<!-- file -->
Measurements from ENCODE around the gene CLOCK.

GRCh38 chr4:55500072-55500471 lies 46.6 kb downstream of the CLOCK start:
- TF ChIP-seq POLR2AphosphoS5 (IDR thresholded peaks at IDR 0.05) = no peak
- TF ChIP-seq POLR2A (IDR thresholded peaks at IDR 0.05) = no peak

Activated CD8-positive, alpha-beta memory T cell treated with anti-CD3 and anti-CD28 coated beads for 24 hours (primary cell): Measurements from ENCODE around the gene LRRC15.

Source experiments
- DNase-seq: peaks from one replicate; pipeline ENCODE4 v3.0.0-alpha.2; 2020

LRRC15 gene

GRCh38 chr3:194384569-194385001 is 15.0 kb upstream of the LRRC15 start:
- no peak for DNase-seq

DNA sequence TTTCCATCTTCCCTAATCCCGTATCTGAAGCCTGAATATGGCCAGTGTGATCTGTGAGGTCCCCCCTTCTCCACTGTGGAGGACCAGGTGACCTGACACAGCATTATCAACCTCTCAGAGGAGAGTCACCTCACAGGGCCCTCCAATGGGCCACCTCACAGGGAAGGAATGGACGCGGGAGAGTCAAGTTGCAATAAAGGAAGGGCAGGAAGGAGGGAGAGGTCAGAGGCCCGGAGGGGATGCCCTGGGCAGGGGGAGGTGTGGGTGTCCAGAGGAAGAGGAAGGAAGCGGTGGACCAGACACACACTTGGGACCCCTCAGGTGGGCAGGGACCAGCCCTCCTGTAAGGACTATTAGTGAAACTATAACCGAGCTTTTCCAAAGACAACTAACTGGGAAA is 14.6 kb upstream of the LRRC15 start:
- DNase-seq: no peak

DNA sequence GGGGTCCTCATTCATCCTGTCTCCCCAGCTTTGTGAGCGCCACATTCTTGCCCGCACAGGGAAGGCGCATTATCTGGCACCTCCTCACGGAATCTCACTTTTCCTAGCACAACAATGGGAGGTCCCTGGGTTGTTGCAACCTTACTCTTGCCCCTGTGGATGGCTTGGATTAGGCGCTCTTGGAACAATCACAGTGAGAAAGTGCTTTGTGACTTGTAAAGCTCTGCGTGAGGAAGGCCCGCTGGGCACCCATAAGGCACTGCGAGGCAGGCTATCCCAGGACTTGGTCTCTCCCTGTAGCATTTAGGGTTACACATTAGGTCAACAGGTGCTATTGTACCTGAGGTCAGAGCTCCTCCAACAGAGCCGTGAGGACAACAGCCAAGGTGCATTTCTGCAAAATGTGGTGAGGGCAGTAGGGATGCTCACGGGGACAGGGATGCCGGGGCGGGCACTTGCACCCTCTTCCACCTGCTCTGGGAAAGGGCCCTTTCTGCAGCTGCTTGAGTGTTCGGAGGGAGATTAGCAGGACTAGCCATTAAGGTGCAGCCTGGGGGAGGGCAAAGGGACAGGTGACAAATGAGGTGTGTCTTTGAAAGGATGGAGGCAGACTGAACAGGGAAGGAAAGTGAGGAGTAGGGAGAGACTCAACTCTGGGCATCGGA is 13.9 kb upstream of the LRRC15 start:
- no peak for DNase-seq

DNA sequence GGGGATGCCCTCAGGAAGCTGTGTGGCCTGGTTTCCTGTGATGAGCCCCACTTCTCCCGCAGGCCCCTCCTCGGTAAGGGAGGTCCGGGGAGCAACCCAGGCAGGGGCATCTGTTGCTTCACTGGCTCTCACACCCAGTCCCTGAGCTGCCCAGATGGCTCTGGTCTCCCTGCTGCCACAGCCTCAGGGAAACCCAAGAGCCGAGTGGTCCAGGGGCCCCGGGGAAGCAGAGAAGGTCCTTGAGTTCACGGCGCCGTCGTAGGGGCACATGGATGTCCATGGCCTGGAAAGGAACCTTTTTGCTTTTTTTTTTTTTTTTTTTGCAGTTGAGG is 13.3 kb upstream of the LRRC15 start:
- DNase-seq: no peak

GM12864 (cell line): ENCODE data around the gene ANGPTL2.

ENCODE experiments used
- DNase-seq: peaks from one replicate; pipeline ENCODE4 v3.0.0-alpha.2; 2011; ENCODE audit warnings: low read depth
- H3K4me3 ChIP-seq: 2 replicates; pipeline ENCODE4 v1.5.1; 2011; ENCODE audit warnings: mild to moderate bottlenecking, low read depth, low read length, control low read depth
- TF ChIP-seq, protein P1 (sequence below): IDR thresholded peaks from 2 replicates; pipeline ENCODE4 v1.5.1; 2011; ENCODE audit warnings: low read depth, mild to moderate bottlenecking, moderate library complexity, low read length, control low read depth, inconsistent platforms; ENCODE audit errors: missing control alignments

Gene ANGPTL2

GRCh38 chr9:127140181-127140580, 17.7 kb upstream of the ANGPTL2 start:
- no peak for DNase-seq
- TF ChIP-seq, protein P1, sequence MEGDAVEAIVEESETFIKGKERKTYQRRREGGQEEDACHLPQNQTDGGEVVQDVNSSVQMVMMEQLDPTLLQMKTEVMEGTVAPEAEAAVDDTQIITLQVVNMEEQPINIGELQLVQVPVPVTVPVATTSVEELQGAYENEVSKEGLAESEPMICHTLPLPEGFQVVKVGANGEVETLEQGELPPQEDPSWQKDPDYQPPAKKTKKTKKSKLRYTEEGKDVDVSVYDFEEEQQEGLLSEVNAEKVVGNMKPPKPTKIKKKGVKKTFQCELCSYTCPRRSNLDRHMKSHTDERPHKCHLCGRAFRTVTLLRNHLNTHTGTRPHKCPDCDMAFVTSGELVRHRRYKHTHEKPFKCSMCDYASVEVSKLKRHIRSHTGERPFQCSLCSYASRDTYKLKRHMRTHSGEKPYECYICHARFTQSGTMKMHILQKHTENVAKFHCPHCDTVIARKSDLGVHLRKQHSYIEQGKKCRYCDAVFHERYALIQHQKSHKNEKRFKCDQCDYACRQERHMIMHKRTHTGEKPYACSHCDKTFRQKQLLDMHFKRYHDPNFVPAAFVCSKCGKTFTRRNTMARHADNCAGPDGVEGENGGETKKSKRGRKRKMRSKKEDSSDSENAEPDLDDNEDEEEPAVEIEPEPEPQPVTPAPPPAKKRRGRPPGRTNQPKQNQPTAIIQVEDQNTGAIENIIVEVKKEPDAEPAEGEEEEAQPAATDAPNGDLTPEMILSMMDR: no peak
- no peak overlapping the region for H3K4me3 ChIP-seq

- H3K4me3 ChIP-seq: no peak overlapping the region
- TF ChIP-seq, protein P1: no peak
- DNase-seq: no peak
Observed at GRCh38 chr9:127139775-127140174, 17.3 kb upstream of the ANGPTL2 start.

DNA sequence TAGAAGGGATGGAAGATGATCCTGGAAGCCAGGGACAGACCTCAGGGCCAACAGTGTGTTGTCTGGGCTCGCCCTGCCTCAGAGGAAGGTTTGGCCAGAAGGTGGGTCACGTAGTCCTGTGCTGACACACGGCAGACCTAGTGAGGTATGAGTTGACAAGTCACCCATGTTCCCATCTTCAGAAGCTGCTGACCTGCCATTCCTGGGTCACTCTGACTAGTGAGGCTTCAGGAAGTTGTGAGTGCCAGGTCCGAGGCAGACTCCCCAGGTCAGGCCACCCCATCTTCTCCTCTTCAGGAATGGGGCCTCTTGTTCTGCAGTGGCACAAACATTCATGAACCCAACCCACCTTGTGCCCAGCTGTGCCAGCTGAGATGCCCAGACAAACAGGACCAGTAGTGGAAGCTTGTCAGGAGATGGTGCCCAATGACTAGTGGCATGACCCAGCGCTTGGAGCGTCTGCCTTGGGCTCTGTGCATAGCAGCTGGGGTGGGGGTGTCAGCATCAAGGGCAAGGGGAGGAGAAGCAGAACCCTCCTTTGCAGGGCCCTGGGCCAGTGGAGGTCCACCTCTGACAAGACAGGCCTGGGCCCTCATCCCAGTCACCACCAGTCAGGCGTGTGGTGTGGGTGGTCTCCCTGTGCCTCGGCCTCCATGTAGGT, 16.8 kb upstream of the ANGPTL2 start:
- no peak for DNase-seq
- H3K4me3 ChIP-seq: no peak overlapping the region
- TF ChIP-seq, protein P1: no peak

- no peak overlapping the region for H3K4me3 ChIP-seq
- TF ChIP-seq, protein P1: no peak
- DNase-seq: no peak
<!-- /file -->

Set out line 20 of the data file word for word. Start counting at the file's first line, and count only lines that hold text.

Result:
- H3K4me3 ChIP-seq: 2 replicates; pipeline ENCODE4 v1.5.1; 2011; ENCODE audit warnings: mild to moderate bottlenecking, low read depth, low read length, control low read depth